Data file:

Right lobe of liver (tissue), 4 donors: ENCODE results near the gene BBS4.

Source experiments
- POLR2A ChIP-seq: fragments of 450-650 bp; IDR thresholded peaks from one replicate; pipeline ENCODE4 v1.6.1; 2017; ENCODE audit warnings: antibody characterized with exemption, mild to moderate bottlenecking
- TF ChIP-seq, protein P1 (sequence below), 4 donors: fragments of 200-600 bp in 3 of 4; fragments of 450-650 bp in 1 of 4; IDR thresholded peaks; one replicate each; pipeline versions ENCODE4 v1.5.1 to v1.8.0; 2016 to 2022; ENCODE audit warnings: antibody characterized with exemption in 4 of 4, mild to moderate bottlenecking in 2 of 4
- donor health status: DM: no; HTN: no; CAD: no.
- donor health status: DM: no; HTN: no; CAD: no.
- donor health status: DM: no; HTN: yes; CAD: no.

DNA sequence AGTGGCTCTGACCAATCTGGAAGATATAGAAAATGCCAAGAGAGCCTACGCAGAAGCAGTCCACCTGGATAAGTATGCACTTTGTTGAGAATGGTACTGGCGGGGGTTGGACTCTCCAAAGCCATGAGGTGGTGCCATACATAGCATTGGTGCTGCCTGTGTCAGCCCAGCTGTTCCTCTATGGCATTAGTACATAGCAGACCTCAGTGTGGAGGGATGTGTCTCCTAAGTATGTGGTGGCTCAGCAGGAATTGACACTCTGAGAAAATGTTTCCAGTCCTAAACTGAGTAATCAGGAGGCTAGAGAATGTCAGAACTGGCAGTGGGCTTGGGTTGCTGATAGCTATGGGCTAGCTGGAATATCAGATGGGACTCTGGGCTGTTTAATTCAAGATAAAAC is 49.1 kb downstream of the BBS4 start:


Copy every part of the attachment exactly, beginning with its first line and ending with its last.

Right lobe of liver (tissue), 4 donors: ENCODE results near the gene BBS4.

Source experiments
- POLR2A ChIP-seq: fragments of 450-650 bp; IDR thresholded peaks from one replicate; pipeline ENCODE4 v1.6.1; 2017; ENCODE audit warnings: antibody characterized with exemption, mild to moderate bottlenecking
- TF ChIP-seq, protein P1 (sequence below), 4 donors: fragments of 200-600 bp in 3 of 4; fragments of 450-650 bp in 1 of 4; IDR thresholded peaks; one replicate each; pipeline versions ENCODE4 v1.5.1 to v1.8.0; 2016 to 2022; ENCODE audit warnings: antibody characterized with exemption in 4 of 4, mild to moderate bottlenecking in 2 of 4
- donor health status: DM: no; HTN: no; CAD: no.
- donor health status: DM: no; HTN: no; CAD: no.
- donor health status: DM: no; HTN: yes; CAD: no.

DNA sequence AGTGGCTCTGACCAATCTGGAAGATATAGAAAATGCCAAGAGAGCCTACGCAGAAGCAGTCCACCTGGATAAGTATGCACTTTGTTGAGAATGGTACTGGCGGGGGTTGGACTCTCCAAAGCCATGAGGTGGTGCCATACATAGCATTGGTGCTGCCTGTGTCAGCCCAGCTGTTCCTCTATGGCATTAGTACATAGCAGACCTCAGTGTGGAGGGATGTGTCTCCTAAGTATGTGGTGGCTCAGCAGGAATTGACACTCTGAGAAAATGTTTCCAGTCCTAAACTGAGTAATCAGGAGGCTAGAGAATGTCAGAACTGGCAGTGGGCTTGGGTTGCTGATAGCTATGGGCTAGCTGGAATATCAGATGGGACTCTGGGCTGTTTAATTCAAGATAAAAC is 49.1 kb downstream of the BBS4 start: